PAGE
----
When I was 14, I had a mental breakdown.

Here’s what happened: I embraced the pressure from sources all around me and internalized it to the point that I based my whole life on my educational achievements. I became the epitome of the perfect student through sleep deprivation, long hours of studying and ditching any hobby that didn’t contribute to my success. My drug was recognition and accolades and, like a drug, the high couldn’t be sustained.

Rather than slowing down a little, I came to a stop. I stopped running cross country, writing poetry, singing in the choir and watching dumb reality shows with my family. My vivid and fulfilling life gradually faded into a cyclic grayness filled with a rinse-and-repeat of school and sleep. Everything depended on my next test, my next paper, my next grade. Finally, it became too much. Cue the breakdown and me sitting in my room unable to move, overwhelmed by my life.

Burnout, especially for college students, is a serious issue. It’s defined as “physical or mental collapse caused by overwork or stress.” This was what I experienced due to my pressure to achieve, and I’m not alone. The American Freshman Survey reported that 30 percent of U.S. college students experienced burnout symptoms in 2017.

The tipping point is usually not a single large event like finals week or a huge project, but the buildup of consistent stressors like late-night homework binges or juggling club meetings with sports practices. Like me, many students are not trained to handle these stressors properly and managing the pressure becomes too much. The result is a collapse that creates emptiness, an indifference toward school and life and more serious issues like depression.

I associated the apathy of my burnout with school itself rather than my perspective on it and this crippled my education. I believed that school had turned me into the robotic, gray person that I hated and this cost me a huge amount of joy. Reclaiming my love of school over the past year has been amazingly fulfilling for me. Instead of pressuring myself to achieve, I remembered that learning can be an experience filled with wonder and excitement rather than exhaustion and stress.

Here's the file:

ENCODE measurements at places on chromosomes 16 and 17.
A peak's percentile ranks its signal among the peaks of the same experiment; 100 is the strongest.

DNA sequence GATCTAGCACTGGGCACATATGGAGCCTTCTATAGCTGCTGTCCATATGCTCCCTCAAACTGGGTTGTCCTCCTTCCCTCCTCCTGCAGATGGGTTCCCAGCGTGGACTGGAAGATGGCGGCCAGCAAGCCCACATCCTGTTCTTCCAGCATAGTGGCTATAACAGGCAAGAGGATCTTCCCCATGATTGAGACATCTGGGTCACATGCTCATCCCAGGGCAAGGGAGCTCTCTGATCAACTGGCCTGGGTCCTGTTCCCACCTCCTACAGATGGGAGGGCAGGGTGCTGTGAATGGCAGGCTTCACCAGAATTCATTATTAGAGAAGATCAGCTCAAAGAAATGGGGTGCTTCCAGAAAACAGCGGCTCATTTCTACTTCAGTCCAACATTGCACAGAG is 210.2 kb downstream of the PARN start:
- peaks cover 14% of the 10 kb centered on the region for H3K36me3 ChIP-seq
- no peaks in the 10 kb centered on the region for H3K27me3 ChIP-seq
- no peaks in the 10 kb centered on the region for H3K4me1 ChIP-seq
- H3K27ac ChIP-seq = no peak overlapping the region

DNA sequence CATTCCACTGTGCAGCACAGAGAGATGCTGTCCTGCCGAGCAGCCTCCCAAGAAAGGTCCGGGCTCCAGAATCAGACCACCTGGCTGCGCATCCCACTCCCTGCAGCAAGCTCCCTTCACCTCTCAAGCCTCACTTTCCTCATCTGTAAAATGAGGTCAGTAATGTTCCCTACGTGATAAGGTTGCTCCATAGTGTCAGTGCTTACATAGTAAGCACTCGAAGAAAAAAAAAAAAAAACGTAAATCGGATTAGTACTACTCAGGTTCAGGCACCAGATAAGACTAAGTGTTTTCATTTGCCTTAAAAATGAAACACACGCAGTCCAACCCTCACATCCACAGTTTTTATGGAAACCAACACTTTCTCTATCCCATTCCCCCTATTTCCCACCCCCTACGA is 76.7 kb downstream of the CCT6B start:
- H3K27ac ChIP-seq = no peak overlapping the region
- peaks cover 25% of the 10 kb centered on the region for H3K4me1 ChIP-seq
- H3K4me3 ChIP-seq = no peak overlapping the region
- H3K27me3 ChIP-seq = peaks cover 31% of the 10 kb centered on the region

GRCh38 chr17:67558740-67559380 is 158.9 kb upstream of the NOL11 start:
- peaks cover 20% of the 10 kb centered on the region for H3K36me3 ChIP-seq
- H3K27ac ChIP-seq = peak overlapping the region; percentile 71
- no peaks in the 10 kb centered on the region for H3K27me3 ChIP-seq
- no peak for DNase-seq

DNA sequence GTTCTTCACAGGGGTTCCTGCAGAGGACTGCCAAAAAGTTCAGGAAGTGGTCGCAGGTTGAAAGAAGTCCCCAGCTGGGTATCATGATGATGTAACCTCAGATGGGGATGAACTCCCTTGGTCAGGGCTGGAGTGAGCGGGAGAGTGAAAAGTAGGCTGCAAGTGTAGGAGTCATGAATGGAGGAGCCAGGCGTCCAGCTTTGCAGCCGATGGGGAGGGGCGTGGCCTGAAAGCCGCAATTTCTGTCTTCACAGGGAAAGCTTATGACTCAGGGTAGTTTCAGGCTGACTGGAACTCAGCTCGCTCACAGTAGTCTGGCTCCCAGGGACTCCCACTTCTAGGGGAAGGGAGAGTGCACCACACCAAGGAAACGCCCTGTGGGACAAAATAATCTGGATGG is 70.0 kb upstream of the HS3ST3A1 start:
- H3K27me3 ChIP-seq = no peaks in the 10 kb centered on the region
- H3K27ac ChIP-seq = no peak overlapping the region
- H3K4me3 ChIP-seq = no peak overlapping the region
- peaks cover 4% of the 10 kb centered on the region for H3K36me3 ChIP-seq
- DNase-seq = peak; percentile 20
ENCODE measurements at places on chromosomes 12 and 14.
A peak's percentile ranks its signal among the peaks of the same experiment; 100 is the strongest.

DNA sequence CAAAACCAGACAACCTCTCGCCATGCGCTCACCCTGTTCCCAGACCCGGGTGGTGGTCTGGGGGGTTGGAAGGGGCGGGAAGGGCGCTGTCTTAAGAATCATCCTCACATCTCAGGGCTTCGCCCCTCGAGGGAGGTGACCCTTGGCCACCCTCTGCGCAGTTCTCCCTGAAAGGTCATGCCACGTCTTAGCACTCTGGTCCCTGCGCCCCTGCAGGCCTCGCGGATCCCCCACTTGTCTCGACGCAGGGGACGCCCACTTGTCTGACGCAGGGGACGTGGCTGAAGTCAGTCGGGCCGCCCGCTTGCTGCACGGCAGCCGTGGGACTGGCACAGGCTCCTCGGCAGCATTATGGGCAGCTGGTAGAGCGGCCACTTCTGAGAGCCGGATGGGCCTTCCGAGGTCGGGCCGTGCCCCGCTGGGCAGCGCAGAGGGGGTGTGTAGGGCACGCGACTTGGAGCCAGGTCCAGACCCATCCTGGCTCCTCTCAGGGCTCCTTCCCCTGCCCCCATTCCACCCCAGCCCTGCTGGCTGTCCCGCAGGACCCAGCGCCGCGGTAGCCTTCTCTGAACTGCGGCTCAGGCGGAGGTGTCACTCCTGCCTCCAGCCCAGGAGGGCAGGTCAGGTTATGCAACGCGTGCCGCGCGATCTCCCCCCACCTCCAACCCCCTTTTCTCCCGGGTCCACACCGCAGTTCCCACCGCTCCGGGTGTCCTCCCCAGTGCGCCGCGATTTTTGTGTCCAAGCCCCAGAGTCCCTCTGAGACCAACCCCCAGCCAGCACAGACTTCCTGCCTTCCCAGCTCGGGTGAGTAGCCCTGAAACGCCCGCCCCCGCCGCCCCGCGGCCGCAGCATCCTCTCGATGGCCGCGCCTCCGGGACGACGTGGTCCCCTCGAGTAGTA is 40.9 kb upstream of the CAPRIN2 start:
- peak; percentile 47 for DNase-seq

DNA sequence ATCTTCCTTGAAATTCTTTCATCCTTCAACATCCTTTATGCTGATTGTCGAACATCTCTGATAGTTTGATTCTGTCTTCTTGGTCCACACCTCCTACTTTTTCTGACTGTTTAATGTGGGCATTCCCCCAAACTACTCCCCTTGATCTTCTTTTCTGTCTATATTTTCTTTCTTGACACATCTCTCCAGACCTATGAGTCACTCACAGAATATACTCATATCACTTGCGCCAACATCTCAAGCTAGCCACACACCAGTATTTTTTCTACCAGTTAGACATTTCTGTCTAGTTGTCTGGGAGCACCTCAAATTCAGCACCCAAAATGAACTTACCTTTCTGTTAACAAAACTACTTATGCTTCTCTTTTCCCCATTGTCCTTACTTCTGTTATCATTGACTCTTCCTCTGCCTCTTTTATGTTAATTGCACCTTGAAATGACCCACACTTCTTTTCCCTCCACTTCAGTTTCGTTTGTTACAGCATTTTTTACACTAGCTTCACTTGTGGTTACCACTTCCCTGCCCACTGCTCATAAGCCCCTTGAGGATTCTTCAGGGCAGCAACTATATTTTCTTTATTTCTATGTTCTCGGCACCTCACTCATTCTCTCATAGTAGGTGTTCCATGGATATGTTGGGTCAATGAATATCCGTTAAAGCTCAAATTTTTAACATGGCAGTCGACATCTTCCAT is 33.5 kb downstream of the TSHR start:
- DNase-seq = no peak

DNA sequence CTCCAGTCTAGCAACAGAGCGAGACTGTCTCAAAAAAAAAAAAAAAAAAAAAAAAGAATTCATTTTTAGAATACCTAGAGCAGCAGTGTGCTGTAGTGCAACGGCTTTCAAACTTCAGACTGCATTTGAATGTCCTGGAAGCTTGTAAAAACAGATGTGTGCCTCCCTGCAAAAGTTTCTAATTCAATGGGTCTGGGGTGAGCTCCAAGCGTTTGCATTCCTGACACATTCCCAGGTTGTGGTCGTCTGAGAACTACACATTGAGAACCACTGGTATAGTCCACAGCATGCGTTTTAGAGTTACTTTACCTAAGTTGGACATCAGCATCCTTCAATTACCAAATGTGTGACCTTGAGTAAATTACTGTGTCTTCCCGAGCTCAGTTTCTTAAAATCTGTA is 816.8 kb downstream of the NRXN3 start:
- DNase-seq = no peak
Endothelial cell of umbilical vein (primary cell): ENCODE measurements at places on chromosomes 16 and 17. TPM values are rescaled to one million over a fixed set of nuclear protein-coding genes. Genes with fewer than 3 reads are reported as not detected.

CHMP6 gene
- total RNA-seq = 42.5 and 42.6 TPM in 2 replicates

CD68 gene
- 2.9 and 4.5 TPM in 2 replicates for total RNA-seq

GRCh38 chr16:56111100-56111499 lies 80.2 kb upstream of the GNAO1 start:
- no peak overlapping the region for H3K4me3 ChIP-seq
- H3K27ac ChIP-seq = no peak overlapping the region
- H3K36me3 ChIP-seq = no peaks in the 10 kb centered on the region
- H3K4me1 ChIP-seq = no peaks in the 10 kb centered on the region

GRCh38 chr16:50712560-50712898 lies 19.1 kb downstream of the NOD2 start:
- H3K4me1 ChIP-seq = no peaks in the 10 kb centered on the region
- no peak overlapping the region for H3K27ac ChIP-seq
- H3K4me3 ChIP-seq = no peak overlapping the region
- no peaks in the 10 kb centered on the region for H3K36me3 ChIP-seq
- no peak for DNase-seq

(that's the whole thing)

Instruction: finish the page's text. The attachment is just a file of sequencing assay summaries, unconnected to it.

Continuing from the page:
Three specific strategies helped me recover from burnout and regain my love for education. First, stay positive. Keep up dynamic mental talk that reinforces your idea of yourself as a strong, smart and powerful person rather than believing negative thoughts.

Second, make sure that you keep up with basic maintenance. Eat healthy food, get enough sleep, drink water and exercise. I promise that you have enough time to keep yourself in good shape.

Finally, say no. Instead of feeling obligated to do it all, pick a few of your real passions and embrace them. Don’t let the compulsion to perfect everything stop you from enjoying a few things. Always make time for fun with friends and space for yourself. It’ll give you some much-needed perspective and balance in your education.

Many MSU students grew up with the television show “Mister Rogers’ Neighborhood.” Fred Rogers said, “I don’t think anyone can grow unless he’s loved exactly as he is now, appreciated for what he is rather than what he will be.” Rather than pushing ourselves so hard that we flame out, we need to love ourselves as we are now. Ignore the pressures, embrace the journey and remember that college is about loving what we learn instead of what we accomplish.